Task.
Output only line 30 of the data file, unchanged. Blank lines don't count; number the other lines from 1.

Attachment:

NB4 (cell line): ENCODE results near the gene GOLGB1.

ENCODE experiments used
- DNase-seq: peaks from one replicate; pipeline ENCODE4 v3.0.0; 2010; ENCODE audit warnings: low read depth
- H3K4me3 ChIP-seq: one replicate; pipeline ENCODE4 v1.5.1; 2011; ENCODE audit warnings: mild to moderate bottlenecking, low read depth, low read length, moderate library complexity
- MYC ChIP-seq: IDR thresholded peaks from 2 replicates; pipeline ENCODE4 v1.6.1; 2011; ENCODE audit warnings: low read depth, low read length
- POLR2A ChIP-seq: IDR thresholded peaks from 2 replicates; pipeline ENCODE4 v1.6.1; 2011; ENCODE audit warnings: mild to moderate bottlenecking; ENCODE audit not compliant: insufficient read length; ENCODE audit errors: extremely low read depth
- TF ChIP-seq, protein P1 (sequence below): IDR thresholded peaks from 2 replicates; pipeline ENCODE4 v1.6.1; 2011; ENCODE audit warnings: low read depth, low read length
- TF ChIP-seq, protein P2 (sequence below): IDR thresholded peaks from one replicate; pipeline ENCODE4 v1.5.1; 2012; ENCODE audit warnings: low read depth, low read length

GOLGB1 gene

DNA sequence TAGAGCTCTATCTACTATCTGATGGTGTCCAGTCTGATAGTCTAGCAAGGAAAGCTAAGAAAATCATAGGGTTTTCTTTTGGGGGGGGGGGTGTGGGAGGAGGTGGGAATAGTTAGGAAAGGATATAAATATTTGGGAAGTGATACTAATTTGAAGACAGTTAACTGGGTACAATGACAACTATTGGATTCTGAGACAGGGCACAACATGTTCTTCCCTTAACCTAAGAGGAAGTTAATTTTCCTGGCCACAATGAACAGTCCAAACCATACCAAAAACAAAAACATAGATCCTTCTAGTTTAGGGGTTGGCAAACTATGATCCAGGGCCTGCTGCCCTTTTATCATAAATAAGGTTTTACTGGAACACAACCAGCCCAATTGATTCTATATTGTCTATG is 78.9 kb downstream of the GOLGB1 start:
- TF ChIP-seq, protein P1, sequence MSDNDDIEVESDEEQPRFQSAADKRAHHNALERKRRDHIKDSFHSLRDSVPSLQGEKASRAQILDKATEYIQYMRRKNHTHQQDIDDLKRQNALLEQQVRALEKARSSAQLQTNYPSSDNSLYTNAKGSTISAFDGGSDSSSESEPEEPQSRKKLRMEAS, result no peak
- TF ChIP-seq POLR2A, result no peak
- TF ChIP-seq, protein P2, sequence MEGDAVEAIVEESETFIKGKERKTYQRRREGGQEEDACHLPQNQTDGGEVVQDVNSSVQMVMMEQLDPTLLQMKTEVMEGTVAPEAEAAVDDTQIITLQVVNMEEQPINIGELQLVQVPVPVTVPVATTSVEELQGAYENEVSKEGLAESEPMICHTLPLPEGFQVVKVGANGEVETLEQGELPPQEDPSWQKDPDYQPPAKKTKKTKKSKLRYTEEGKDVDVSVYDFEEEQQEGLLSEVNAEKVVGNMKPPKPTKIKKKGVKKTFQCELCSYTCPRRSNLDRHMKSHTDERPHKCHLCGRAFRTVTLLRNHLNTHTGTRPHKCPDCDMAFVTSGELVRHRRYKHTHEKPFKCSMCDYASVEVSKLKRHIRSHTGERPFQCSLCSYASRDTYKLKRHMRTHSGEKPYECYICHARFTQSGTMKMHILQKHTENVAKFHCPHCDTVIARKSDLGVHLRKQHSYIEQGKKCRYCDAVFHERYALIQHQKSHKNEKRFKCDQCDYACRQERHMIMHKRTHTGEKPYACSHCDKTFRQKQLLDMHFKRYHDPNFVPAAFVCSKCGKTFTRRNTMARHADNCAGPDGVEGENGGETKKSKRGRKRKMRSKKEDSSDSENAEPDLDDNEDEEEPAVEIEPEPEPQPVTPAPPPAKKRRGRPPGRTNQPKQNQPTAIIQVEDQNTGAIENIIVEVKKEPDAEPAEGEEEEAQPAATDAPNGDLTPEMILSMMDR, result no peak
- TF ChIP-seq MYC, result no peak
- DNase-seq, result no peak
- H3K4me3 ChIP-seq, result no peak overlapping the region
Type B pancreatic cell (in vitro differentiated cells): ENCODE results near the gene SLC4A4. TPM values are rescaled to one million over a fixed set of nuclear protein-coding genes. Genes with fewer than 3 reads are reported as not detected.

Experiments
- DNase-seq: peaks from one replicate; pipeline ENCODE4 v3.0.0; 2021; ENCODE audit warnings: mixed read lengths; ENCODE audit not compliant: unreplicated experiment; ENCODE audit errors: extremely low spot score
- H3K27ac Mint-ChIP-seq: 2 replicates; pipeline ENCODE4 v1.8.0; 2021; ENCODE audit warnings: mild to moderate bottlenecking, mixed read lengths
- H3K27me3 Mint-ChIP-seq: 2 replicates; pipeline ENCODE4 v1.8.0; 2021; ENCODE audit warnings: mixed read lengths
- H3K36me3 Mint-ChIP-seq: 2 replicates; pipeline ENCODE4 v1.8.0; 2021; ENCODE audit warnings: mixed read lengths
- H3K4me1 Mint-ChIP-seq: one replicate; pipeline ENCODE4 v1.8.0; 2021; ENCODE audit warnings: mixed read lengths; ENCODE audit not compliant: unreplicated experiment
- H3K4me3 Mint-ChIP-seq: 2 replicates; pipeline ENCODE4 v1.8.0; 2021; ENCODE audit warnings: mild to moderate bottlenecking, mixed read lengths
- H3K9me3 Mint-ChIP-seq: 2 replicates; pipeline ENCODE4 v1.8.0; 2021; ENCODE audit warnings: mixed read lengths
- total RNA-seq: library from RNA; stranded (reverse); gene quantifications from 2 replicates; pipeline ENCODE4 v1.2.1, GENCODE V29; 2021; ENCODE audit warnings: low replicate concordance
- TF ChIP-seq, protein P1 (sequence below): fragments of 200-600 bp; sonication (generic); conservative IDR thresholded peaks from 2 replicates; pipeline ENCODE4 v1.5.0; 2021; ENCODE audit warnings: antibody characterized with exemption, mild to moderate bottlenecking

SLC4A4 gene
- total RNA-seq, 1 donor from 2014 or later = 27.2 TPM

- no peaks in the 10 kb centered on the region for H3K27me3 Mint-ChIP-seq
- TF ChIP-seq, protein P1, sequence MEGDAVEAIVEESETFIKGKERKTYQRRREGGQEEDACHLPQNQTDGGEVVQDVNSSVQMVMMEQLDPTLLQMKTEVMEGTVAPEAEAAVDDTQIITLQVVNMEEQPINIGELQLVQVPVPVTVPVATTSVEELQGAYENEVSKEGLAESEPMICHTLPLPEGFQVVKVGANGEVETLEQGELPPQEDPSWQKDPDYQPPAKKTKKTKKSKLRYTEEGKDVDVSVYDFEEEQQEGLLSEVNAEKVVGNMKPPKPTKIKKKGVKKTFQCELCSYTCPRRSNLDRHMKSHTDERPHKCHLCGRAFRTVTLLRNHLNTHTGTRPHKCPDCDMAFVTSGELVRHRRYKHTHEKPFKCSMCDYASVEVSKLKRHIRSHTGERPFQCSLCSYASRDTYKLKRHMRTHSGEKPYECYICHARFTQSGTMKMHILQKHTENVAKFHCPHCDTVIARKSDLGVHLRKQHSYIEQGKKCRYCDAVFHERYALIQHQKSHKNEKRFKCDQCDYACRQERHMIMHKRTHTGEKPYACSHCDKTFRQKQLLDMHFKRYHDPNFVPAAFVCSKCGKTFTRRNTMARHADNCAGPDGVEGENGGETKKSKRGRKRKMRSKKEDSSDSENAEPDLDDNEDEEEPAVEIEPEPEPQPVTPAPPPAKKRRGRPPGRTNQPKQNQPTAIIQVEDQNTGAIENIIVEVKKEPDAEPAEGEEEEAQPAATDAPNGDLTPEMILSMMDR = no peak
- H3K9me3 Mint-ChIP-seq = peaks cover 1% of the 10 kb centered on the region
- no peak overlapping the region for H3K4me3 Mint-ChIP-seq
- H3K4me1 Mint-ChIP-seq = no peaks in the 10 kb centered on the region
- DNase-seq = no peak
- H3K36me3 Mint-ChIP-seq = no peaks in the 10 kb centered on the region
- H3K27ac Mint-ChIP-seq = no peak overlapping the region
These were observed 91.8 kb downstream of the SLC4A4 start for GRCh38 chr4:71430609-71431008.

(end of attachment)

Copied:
- no peaks in the 10 kb centered on the region for H3K27me3 Mint-ChIP-seq